When events are out of our control, we do best to focus on how we handle the moments, not what are those moments. There are a zillion “awfuls” that are happening right now. You can rattle them off, I’m sure, on more than ten fingers. In order to write the story we want to read later, it’s more important how we address the challenges, than what those challenges are.
There are some simple mantras to help.
Drop the Rope. Let go of things that don’t matter. If it doesn’t matter to you to dress for work or the day – then drop that expectation. If it’s nearly impossible to keep your child off a screen when school ends before you finish your workday – then let it happen. Are you eating cereal for dinner? Ok! Do you have to ask for an extension on a work project – do it.
Pick Up the Rope. Make a concerted effort to make things special. Create moments to celebrate – out of the ordinary experiences that you will remember. When it’s time to get off work, take another deep breath and do something meaningful with your child and/or partner. Figure out one thing per week that is out of the ordinary. Get outside and play. Water balloons, nerf gun wars, croquet, bocce, badminton, hikes, backyard picnics, backyard camping, dinner under the stars, flower pressing, craft time – all things you can schedule during the week to break up the monotony of sitting in front of a screen.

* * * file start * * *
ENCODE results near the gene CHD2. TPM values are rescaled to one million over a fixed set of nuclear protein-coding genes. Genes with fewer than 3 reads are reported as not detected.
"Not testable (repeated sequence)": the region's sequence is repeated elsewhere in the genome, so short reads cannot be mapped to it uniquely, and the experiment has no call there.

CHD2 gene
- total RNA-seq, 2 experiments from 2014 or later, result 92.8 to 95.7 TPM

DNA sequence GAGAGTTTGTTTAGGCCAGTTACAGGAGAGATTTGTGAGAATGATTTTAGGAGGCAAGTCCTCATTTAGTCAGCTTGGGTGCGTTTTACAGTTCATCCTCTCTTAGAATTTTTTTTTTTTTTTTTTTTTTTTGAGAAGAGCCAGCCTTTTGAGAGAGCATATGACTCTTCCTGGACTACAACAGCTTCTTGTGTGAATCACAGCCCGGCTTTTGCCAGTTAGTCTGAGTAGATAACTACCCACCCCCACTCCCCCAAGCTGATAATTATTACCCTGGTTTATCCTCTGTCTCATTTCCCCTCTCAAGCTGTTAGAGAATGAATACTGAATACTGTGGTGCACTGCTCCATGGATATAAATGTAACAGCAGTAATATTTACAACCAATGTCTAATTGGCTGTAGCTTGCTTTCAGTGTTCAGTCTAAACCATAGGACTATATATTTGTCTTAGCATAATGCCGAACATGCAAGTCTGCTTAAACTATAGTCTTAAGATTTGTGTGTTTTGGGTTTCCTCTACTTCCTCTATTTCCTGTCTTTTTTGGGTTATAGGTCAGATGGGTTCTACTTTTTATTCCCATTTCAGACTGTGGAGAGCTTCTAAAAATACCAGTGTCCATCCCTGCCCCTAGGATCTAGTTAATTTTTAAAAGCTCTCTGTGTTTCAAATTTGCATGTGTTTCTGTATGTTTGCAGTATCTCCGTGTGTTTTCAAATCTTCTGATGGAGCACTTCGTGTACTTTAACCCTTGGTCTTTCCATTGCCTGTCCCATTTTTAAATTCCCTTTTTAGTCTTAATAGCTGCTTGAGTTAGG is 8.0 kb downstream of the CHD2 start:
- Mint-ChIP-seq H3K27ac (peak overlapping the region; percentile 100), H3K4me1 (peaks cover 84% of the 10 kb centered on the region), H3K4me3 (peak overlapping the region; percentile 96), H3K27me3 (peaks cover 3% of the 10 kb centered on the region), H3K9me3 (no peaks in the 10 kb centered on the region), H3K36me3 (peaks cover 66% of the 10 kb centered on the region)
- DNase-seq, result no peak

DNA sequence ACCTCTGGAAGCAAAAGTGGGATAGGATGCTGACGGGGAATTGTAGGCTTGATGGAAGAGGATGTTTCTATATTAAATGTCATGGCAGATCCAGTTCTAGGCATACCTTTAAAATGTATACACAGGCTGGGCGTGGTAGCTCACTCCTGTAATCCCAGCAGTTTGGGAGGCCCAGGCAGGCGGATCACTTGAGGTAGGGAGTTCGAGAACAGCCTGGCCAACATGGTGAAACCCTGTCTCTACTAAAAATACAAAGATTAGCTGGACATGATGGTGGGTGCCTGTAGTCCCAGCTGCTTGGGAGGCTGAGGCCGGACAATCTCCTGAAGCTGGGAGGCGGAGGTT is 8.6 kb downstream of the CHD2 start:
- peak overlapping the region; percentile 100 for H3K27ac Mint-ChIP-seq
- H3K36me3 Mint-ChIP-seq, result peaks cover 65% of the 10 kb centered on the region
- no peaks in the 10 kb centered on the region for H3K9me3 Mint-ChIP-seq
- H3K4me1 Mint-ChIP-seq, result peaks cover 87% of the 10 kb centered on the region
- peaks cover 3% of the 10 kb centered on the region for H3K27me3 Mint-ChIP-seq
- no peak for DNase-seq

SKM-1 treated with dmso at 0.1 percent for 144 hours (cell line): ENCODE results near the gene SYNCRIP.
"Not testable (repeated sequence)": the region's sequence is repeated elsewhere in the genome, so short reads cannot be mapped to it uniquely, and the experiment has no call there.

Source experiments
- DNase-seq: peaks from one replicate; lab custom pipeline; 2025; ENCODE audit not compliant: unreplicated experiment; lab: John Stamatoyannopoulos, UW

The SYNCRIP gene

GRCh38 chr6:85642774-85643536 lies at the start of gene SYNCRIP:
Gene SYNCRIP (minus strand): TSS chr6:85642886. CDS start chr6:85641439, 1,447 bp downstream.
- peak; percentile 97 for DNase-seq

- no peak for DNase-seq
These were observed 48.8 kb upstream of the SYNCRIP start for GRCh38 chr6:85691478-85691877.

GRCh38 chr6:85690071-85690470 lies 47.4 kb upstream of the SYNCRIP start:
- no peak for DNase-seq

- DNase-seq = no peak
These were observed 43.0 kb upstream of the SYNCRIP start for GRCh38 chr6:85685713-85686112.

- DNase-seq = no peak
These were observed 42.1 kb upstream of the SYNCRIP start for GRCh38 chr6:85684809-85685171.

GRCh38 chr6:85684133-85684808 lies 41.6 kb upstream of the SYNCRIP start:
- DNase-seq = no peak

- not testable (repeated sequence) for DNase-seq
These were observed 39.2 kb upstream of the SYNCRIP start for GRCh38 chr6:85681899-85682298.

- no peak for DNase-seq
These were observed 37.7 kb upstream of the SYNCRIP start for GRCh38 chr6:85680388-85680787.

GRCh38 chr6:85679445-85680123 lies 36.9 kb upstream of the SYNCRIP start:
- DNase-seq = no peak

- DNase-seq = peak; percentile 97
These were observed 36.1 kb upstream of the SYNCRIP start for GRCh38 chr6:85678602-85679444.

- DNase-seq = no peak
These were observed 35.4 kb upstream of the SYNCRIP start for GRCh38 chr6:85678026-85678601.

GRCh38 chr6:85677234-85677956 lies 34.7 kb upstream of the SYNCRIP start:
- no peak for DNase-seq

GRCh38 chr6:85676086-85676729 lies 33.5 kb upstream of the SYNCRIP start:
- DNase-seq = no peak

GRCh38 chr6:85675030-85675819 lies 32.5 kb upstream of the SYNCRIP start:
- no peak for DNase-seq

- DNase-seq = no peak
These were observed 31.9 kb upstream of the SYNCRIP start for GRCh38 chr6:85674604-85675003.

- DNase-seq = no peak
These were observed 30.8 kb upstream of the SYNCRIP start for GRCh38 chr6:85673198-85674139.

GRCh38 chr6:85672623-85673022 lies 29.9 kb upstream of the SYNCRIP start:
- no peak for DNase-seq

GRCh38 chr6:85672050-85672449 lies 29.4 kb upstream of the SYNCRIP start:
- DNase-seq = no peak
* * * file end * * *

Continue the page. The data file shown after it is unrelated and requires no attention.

Face the day. Take a deep breath every morning. Get ready for a new day and approach the day with gratitude for what you do have, what you do not have to deal with – there is ALWAYS someone who is dealing with more and has fewer resources.
Clown around. We’re in the midst of a circus. At times we find ourselves juggling, walking the tight rope, and maybe even sticking our head in a lion’s mouth. Wherever and whenever you can, bring humor to the day. Be creative. Reorganize your schedule so you can have lunch with your child and/or partner. Focus on what matters and try to make the unstructured time fun and meaningful. Laugh at yourself. This is hard and you will make mistakes and have regrets. After all, you are jumping through hoops. If you can laugh, the tough times dissipate much faster.
Your Goals are Love and Happiness If what you are doing or saying (or not doing or saying) is making someone feel bad, sad, or mad – restrain yourself. Do everything with love in your heart. Even if you are dealing with a difficult colleague – bless them in your mind – they are undoubtedly struggling with something. Wish for your child happiness above all else right now. Everything else is second. If they aren’t happy at school – talk to the teacher about that specifically and brainstorm together on how to help make your child happy at school. Happiness and love should inform your demeanor, your cadence, your approach each and every day.
At the end of the day (or at the end of this crazy Twilight Zone period in our lives) you want your story to end with This is How I did Covid, not This is What Covid did to me.